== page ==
Spark Core running really hot

Hi All!

I am using a Spark Core to control a LEGO train (link here). Works great - however - the train took a few tumbles (have been running demos with it the last 2 weeks with lots of kids). Now, even when disconnecting everything and just plugging in the Core to USB, the Spark runs really hot, to the point that you burn your fingers if you try to press the RST button. I’m afraid something is broken - anyone have any pointers as to what might be wrong and how I can troubleshoot?

[PS: How I wish my Photons were arriving :slight_smile: ]

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@PhilB, the onboard regulator may be damaged. Assuming your core actually runs, you may want to factory reset the Core and then measure the voltages at Vin, 3.3V and 3.3V* while powered via USB. Is it the cc3000 that is getting hot?

@peekay123: Here are the voltages compared against the GND pin of the core:
VIN = 4.42V
3V3 = 3.28V
3V3* = 3.27V

That seems to be within spec - the VIN is perhaps a little low. It is indeed the CC3300 that is superhot - but I have done a full reset of the Core and now the temperature is much more under control - going to reconfigure it via USB serial, then reflash and rewire my circuitry to see if the issue was perhaps a bitflip somewhere in the memory causing a loop of some sort … will post back soon

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It seems to work again - still debugging why same circuit, same program suddenly refuses to let the motor turn backwards but that is likely not a topic for this forum. Unit still gets hot - hotter than I ever recall before yesterday (touch one of the pins next to the RST button and you can feel heat) but you can actually place a finger on the CC3300 now without burning it - which was not the case this morning - so that’s progress.

@PhilB, the question is whether it is the cc3000 getting hot or the STM32 on the opposite side of the board heating it up? I would look for excessive current draw on the I/O pins as a start. If possible, can you measure the current draw on the USB side?

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Under some circumstances, the LDO on the core can oscillate - which may lead to overheating as you describe, and assorted flakiness.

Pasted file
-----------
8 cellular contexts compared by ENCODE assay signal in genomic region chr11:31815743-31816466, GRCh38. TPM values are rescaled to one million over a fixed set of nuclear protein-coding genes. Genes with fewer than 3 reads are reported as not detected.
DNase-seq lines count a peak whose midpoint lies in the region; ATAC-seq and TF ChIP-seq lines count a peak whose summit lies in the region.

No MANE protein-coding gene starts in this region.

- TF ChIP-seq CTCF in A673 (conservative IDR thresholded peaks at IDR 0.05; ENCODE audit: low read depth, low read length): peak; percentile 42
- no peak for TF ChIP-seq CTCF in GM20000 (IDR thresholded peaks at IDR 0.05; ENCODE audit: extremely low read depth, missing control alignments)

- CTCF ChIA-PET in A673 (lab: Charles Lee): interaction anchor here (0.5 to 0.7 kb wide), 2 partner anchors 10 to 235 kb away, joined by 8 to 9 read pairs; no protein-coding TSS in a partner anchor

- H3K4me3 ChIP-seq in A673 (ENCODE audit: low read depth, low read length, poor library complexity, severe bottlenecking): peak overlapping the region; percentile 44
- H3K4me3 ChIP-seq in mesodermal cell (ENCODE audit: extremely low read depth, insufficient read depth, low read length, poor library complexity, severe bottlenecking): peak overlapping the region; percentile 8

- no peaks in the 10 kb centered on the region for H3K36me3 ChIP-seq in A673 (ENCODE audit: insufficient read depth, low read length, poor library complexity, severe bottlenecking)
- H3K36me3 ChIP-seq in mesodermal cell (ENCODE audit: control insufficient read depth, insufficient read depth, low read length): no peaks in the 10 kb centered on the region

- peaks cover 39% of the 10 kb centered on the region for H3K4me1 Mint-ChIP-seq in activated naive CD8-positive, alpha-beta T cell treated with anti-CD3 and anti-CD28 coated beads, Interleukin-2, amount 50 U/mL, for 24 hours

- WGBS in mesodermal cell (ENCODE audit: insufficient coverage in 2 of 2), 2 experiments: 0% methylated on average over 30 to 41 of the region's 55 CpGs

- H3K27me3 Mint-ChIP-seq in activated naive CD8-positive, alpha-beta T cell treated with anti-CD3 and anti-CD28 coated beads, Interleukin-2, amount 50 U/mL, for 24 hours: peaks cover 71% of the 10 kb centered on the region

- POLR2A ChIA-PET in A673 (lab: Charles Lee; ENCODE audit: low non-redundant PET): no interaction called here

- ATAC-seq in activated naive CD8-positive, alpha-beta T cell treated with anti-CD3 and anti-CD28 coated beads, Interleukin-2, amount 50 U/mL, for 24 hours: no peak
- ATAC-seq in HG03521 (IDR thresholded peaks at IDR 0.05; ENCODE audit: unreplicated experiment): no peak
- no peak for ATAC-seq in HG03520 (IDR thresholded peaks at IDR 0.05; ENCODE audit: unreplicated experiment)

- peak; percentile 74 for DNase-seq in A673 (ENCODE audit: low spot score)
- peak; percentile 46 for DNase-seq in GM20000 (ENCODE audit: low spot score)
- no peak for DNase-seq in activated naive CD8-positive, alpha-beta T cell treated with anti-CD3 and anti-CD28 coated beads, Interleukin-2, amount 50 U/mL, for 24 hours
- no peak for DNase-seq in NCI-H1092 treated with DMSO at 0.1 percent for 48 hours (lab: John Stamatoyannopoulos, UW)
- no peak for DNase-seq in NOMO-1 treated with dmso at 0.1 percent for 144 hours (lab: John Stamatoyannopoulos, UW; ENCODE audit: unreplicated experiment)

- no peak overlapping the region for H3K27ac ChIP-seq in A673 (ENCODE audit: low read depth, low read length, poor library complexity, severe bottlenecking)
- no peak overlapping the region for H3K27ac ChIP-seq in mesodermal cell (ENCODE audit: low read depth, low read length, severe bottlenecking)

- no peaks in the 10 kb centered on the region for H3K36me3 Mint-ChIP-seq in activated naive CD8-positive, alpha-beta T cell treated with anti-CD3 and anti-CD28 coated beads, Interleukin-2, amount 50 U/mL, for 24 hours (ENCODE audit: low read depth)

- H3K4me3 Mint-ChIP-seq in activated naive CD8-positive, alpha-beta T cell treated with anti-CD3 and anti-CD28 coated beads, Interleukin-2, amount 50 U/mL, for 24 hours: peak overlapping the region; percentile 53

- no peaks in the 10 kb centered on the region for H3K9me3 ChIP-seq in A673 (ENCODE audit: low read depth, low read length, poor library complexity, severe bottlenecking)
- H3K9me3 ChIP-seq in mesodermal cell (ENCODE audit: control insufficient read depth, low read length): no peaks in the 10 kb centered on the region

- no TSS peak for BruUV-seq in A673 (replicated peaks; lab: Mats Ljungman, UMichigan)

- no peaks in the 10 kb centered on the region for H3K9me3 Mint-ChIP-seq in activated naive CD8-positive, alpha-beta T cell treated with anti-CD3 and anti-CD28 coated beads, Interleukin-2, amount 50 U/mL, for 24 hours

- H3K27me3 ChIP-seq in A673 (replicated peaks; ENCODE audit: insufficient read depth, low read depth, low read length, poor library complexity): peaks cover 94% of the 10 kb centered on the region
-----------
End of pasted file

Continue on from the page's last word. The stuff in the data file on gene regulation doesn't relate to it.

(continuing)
The prime cause appears to be noisy Vin/USB supply, which may be your situation if you have motors involved, I have also seen it with cheap USB wall warts and other 5V supplies that have switchers inside that generate enough ripple to provoke the LDO into oscillation. This will not show up with a multimeter, you need an oscilloscope to see it.


Thanks @AndyW and @peekay123 - I have a (basic) oscilloscope so will take a look tomorrow, and I have a USB Volt/Amp meter as well so I can do both measurements as you suggested. After switching out my DRV8835 driver for a DRV8838, then switching back to my DRV8835 but now in EN/PH mode, I’ve gotten all functionality back, and the train performed well tonight when it ran for 3 hours straight at my expo booth. Didn’t notice any excessive heat issues. I think that somehow my DRV8835 has been damaged and does not work correctly anymore in IN/IN mode - I couldn’t get it to do a reverse, though all input signals seemed to be ok (when measured with my multimeter). Switching both the circuit and the mode made it work again. This might have been where the heat build-up came from.

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Oh - and my circuit has its own LDO (to go from 9V battery power to 5V power for my circuits including powering the Spark) and that thing was smoking hot when the issues happened, which might indicate that something was indeed pulling an excessive amount of current.


love the train, the rfid tags are a great idea! what areyou using? the RC522?

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Actually no - I’m using a mini-RFID reader from seeedstudio. I have several RC522’s on order to try out (at less than $3.50 per reader I just couldn’t resist :slight_smile: ) to see if this gives me an easier way to replicate tags (TK4100/EM4100 125Mhz tags are read-only, though I am also still playing with a tag copier to see if the reader picks up EM4305 or T5557 tags).